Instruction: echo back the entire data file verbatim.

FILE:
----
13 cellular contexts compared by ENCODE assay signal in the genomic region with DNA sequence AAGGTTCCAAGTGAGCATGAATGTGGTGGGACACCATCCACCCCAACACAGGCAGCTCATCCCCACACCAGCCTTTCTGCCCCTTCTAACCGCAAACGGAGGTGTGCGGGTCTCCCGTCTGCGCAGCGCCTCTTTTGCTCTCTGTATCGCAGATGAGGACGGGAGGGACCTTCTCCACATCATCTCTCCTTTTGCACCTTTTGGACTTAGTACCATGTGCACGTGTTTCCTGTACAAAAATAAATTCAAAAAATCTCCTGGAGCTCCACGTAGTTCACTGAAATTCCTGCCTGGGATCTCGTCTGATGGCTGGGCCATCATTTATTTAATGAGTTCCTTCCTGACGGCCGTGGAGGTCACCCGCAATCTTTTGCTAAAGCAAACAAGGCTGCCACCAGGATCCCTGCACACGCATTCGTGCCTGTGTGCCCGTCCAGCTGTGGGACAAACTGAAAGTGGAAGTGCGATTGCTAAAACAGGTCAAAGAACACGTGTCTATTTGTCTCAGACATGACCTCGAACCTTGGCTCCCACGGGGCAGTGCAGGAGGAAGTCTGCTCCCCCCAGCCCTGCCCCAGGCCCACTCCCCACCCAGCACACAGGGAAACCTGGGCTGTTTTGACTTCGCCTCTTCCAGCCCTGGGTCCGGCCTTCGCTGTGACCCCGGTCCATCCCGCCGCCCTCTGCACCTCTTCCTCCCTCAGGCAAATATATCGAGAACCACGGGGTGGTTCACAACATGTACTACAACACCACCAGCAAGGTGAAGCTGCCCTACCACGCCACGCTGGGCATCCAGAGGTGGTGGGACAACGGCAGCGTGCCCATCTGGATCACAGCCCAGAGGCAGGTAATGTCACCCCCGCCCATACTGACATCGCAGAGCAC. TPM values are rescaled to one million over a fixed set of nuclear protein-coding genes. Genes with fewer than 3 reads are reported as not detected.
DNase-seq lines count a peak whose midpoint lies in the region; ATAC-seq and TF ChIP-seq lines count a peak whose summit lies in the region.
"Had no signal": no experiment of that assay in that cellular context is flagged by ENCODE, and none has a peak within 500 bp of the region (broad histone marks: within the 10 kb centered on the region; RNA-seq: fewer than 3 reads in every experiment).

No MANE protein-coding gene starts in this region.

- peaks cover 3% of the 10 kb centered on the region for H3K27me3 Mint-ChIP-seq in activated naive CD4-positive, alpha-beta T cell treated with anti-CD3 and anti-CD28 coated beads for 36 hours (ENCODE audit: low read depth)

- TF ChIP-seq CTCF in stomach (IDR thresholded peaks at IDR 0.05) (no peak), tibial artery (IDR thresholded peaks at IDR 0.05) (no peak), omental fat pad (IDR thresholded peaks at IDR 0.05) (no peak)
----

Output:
13 cellular contexts compared by ENCODE assay signal in the genomic region with DNA sequence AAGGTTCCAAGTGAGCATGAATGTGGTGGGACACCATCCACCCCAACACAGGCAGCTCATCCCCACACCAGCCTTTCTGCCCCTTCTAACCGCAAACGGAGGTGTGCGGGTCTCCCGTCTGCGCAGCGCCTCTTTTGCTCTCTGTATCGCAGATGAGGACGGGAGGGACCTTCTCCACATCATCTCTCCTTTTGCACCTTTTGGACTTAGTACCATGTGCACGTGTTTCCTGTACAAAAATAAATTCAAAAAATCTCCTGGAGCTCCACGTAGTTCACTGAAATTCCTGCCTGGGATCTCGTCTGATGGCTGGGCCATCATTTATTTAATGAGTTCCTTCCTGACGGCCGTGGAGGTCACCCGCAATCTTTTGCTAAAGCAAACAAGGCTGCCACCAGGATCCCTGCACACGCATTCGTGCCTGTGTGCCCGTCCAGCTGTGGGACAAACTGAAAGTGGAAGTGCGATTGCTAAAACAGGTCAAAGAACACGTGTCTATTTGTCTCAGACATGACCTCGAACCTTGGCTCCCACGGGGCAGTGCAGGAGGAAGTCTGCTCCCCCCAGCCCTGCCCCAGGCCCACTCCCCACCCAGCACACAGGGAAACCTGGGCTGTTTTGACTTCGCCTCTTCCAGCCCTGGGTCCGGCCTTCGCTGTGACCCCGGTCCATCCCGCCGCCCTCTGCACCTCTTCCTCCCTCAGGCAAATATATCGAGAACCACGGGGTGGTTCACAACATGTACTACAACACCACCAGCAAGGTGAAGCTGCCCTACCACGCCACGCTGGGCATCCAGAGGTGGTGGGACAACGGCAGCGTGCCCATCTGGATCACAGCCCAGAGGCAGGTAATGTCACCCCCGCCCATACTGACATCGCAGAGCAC. TPM values are rescaled to one million over a fixed set of nuclear protein-coding genes. Genes with fewer than 3 reads are reported as not detected.
DNase-seq lines count a peak whose midpoint lies in the region; ATAC-seq and TF ChIP-seq lines count a peak whose summit lies in the region.
"Had no signal": no experiment of that assay in that cellular context is flagged by ENCODE, and none has a peak within 500 bp of the region (broad histone marks: within the 10 kb centered on the region; RNA-seq: fewer than 3 reads in every experiment).

No MANE protein-coding gene starts in this region.

- peaks cover 3% of the 10 kb centered on the region for H3K27me3 Mint-ChIP-seq in activated naive CD4-positive, alpha-beta T cell treated with anti-CD3 and anti-CD28 coated beads for 36 hours (ENCODE audit: low read depth)

- TF ChIP-seq CTCF in stomach (IDR thresholded peaks at IDR 0.05) (no peak), tibial artery (IDR thresholded peaks at IDR 0.05) (no peak), omental fat pad (IDR thresholded peaks at IDR 0.05) (no peak)